• Listen to Jupiter’s screams from NASA’s Juno probe

    NASA's Juno, successfully made its first flight around Jupiter, capturing the "voice" of the giant in the process. NASA's spacecraft is equipped with a recording device from the University of Iowa (UI) which recorded Jupiter's aurora, a light show similar to the ones we experience here on earth. The UI device called Waves, picked up the planet's radio emissions as Juno travelled 4184.29km above the planet's surface. The recorded emission was then converted by UI engineers making it audible. And absolutely haunting. "Jupiter is talking to us in a way only gas-giant worlds can," said associate research scientist Bill Kurth in a blog...

  • Juno: NASA’s Jupiter orbiter has an engine issue

    The Juno space probe arrived at Jupiter to much fanfare in July, having travelled almost three billion kilometres to reach the gas giant. Now, it appears that the orbiter is suffering from an engine-related problem, NASA confirmed in a statement. The issue was discovered after engineers decided to test systems ahead of a 19 October "period reduction manoeuvre" or PRM. This type of burn is meant to reduce the probe's orbital period around Jupiter from 53.4 days to just 14 days. Unfortunately, the issue means that the scheduled burn has been postponed for now. Juno has suffered an engine-related issue, but it's still gathering...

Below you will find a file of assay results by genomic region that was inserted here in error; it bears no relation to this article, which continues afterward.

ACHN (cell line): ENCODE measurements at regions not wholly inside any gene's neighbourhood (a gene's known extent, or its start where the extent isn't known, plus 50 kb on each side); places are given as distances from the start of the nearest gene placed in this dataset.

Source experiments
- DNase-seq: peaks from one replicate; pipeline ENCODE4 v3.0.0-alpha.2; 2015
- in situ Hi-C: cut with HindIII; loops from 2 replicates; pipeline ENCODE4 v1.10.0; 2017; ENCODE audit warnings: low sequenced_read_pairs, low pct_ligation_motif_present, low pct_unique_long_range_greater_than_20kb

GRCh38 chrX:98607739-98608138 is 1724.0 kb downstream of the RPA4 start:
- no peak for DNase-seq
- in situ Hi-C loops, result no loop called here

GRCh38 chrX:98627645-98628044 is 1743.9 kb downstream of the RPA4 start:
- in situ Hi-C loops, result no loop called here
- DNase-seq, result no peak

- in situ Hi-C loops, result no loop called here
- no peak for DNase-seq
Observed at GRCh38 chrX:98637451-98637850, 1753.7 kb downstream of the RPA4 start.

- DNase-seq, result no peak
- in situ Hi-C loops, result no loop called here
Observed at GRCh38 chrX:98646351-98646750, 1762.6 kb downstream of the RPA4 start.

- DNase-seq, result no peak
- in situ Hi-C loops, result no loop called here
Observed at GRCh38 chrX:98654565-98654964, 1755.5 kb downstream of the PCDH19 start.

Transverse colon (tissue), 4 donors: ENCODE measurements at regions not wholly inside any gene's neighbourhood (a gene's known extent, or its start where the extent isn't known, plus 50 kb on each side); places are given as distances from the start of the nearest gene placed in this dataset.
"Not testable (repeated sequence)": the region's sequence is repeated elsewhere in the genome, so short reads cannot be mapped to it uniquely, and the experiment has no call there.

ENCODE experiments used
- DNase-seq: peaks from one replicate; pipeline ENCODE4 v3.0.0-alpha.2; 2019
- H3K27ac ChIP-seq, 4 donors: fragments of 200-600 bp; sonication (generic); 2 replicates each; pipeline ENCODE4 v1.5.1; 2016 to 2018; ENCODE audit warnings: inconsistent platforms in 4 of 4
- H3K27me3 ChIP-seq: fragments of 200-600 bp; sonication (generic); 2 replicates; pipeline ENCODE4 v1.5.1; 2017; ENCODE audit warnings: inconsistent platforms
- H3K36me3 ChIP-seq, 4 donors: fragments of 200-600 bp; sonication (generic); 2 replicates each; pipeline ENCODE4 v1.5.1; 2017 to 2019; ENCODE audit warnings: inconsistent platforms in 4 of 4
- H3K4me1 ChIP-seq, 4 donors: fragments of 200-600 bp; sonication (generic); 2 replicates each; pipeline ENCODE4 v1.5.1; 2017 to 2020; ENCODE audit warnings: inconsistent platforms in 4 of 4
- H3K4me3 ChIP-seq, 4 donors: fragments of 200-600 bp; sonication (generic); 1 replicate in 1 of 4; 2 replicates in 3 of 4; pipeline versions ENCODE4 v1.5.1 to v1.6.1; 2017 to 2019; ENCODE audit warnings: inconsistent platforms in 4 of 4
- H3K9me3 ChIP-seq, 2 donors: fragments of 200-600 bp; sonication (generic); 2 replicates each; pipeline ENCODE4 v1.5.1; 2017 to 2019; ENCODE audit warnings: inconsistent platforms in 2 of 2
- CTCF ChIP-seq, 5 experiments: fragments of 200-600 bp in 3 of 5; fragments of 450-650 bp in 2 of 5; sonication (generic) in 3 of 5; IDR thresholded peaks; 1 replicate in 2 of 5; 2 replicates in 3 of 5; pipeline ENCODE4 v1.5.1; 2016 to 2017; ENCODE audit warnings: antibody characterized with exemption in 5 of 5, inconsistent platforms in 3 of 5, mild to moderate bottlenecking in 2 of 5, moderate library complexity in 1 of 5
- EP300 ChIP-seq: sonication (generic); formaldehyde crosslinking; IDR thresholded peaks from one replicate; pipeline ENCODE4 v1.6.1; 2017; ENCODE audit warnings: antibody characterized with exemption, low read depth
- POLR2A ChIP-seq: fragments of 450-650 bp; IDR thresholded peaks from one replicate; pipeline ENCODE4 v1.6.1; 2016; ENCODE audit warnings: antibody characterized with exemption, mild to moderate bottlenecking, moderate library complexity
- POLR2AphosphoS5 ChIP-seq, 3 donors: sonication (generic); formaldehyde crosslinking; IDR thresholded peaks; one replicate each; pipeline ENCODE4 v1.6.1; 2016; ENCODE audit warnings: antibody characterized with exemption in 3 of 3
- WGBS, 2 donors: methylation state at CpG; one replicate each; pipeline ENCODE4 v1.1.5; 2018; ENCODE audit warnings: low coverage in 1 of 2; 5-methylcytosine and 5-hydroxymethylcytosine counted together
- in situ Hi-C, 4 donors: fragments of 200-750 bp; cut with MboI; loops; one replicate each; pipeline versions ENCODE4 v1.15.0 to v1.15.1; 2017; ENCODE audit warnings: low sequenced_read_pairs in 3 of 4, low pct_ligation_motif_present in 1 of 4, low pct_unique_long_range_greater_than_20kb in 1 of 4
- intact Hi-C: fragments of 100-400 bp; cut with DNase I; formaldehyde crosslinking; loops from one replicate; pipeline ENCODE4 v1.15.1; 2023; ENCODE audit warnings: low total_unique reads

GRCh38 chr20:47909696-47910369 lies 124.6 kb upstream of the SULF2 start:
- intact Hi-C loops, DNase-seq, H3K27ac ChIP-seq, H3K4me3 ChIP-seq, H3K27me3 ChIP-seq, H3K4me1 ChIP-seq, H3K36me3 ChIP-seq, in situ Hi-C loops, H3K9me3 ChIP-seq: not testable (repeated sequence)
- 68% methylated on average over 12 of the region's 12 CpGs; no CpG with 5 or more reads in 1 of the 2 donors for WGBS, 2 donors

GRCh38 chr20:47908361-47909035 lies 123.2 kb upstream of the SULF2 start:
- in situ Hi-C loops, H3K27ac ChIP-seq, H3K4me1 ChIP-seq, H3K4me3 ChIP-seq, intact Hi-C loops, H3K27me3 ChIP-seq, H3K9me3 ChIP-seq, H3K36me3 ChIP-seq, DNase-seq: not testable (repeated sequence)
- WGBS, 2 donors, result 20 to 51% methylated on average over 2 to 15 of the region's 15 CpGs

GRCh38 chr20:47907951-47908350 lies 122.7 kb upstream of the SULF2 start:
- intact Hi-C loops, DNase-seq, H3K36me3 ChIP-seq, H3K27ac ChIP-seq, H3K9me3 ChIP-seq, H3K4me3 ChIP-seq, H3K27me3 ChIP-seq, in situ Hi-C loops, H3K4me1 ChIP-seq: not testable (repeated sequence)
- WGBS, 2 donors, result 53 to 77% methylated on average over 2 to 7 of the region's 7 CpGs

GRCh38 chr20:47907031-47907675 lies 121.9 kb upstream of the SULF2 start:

• SA robotics firm Ryonic in push for NASA challenge